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Maltagliati bean soup

  • 1 hour and 15 minutes
  • Medium
  • First Courses
This hot bean soup is enriched with fresh egg pasta.

Ingredients: Per 4 servings

  • 7 oz maltagliati - hand-made pasta
  • 10 oz beans, dried
  • ½ onion
  • 1 clove of garlic
  • 2 tablespoons butter
  • 2 tablespoons tomato paste
  • water, or broth to taste
  • ½ cup grated Parmigiano Reggiano cheese
  • salt and pepper

Preparation:

Soak the dried beans in cold water for 12 hours, then boil them in unsalted water.

In a large pan, sauté sliced onion and chopped garlic in the butter. After a few minutes, add the cooked beans with their cooking water.

Add 2 tablespoons of tomato paste and stir until dissolved.

Add, if necessary, more hot water (or stock).

Taste the soup, adjust salt and pepper, and continue cooking over low heat.

After about half an hour, bring the soup to a boil and cook the maltagliati for a few minutes.

Serve hot bean soup, with plenty of grated Parmigiano Reggiano.

Finish with a little extra virgin olive oil and freshly ground black pepper.

Chef's tips

You should be able to find packaged fresh egg pasta fairly easily, however, the noodles can also be made from scratch. Here is how to do it. (http://www.academiabarilla.it/ricette/primi-piatti-2/pasta-fresca.aspx)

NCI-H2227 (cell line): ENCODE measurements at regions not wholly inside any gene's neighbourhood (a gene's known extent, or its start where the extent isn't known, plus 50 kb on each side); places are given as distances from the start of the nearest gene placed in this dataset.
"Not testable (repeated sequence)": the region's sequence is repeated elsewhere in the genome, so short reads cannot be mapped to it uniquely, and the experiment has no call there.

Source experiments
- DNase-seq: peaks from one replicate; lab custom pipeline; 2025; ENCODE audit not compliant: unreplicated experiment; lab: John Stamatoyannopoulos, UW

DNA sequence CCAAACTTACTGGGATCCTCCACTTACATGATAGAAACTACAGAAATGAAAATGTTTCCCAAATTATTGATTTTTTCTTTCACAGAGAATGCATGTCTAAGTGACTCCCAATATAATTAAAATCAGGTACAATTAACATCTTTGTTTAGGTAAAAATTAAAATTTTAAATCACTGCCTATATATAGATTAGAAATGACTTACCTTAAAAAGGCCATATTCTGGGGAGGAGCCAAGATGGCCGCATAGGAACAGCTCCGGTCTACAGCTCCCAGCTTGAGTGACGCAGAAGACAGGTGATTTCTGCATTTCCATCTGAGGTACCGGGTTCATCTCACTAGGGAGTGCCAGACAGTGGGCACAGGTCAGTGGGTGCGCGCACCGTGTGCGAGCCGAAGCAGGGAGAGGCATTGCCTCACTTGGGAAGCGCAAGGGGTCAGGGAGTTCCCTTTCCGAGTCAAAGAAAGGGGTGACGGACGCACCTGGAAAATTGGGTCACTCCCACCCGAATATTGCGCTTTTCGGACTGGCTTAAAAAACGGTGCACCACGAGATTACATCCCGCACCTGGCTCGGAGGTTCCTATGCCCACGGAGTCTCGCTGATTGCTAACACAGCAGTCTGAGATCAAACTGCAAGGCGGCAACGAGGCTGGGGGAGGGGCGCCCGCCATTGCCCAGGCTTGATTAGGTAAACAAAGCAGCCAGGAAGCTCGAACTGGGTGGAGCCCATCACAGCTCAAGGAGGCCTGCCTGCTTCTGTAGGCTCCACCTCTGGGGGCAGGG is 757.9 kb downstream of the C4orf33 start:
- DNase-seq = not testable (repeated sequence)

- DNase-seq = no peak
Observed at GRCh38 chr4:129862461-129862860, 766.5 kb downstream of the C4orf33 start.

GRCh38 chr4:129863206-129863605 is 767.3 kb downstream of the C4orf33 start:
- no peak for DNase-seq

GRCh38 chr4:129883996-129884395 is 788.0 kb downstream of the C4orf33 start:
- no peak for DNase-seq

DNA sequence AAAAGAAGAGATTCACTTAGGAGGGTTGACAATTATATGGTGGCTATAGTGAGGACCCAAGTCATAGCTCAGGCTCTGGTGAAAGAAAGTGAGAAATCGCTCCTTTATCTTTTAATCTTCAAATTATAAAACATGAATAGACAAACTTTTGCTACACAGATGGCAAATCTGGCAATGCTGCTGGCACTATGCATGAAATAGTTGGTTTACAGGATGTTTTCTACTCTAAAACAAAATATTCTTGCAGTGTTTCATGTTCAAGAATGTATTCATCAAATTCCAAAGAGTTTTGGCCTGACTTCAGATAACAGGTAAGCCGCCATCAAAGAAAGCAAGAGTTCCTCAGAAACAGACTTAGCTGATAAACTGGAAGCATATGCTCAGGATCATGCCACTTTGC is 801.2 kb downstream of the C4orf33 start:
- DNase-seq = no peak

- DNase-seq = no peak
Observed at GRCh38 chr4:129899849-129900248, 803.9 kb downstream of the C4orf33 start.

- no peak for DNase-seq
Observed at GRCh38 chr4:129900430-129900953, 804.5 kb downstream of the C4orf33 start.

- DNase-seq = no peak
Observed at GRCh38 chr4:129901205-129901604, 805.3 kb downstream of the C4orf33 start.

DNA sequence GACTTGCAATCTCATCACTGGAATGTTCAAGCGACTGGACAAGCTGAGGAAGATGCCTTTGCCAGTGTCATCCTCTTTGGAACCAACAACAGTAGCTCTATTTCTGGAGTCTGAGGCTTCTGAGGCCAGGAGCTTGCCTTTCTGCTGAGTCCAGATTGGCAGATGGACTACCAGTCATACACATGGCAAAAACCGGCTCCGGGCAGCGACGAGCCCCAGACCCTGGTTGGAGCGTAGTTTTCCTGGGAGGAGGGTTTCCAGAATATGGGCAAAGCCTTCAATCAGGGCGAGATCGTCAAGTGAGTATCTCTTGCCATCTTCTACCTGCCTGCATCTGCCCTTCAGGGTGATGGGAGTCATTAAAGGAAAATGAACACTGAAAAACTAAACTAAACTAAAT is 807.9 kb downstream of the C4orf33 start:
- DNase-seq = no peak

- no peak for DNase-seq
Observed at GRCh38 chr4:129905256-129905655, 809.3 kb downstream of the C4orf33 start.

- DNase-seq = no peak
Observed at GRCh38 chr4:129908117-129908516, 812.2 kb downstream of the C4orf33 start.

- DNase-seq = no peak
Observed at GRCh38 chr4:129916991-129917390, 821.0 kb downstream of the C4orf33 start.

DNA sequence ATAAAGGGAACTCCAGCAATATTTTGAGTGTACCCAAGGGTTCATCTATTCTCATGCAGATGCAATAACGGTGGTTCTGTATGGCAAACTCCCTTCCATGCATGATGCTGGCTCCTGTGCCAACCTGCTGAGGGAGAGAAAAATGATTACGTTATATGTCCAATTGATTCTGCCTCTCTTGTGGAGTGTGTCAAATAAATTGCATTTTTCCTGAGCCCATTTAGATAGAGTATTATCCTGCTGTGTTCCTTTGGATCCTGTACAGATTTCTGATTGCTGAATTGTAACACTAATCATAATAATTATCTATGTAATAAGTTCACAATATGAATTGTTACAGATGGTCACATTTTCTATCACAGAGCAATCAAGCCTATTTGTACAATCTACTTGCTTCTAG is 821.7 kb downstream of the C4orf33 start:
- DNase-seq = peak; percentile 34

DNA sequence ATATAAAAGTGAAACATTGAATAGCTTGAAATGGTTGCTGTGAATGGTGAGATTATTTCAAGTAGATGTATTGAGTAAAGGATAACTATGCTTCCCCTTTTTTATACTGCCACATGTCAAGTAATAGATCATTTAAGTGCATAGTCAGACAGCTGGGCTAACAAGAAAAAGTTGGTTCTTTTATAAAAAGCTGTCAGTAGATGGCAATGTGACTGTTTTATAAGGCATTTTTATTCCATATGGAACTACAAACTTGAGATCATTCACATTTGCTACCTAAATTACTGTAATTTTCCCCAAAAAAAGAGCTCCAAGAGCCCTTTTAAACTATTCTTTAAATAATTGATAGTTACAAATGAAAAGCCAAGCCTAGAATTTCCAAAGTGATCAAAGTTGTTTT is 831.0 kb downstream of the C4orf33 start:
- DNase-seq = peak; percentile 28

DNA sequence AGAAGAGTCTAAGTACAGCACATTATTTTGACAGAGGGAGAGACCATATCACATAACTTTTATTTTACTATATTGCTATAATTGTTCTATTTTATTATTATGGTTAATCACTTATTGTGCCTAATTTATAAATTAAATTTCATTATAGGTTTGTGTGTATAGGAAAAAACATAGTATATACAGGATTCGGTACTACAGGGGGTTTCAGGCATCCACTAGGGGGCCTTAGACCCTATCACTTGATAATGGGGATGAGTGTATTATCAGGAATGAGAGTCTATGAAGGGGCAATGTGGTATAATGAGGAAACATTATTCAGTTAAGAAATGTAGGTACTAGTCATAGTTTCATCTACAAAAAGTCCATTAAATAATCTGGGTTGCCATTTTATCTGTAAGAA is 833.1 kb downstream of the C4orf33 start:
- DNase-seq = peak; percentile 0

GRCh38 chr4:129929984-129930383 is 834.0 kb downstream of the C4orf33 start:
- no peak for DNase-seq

Ingredients

  • 10 oz Italian "00" flour or all-purpose flour
  • 3 eggs

Pour out the flour onto a flat work surface and shape it into a well. Add the eggs and knead into a smooth dough. Let stand for 20 minutes.

With a rolling pin or pasta machine, roll out the dough into very thin sheets. Lightly flour and fold the sheets over onto itself several times. Using a knife, cut the pasta into ½ inch wide strips. Lay it out on a lightly floured tray and leave to dry for 10 minutes.

Then cut it with a knife or tear it apart with your hands in order to obtain small pieces of dough about an inch long.

Food History

Maltagliati is type of pasta traditionally paired with Italian bean soup.
The name of the pasta (literally "poorly cut") is due to the fact that traditionally it was cut from the left over pieces of dough used to make tagliatelle.
These pieces of excess dough, usually the edges, were cut in irregular and uneven: for this reason, classic, home-cooked maltagliati differ in shape, size and thickness.

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